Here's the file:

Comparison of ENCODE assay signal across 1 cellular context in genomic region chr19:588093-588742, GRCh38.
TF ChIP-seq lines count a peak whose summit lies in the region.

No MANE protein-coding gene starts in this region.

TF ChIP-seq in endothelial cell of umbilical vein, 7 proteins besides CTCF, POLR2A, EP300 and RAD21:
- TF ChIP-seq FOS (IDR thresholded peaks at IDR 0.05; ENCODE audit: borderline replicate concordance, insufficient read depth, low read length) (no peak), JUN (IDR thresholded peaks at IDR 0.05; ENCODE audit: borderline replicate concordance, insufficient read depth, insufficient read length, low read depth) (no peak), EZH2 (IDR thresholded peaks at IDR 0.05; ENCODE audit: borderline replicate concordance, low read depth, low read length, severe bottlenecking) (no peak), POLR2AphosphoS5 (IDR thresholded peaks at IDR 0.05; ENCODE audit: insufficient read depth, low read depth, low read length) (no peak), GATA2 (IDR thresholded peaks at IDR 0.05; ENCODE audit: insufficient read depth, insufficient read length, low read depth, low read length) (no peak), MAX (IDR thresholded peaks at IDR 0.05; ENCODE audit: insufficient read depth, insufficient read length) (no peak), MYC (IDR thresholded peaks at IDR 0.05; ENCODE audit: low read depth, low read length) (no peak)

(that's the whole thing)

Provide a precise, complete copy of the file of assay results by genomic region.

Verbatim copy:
Comparison of ENCODE assay signal across 1 cellular context in genomic region chr19:588093-588742, GRCh38.
TF ChIP-seq lines count a peak whose summit lies in the region.

No MANE protein-coding gene starts in this region.

TF ChIP-seq in endothelial cell of umbilical vein, 7 proteins besides CTCF, POLR2A, EP300 and RAD21:
- TF ChIP-seq FOS (IDR thresholded peaks at IDR 0.05; ENCODE audit: borderline replicate concordance, insufficient read depth, low read length) (no peak), JUN (IDR thresholded peaks at IDR 0.05; ENCODE audit: borderline replicate concordance, insufficient read depth, insufficient read length, low read depth) (no peak), EZH2 (IDR thresholded peaks at IDR 0.05; ENCODE audit: borderline replicate concordance, low read depth, low read length, severe bottlenecking) (no peak), POLR2AphosphoS5 (IDR thresholded peaks at IDR 0.05; ENCODE audit: insufficient read depth, low read depth, low read length) (no peak), GATA2 (IDR thresholded peaks at IDR 0.05; ENCODE audit: insufficient read depth, insufficient read length, low read depth, low read length) (no peak), MAX (IDR thresholded peaks at IDR 0.05; ENCODE audit: insufficient read depth, insufficient read length) (no peak), MYC (IDR thresholded peaks at IDR 0.05; ENCODE audit: low read depth, low read length) (no peak)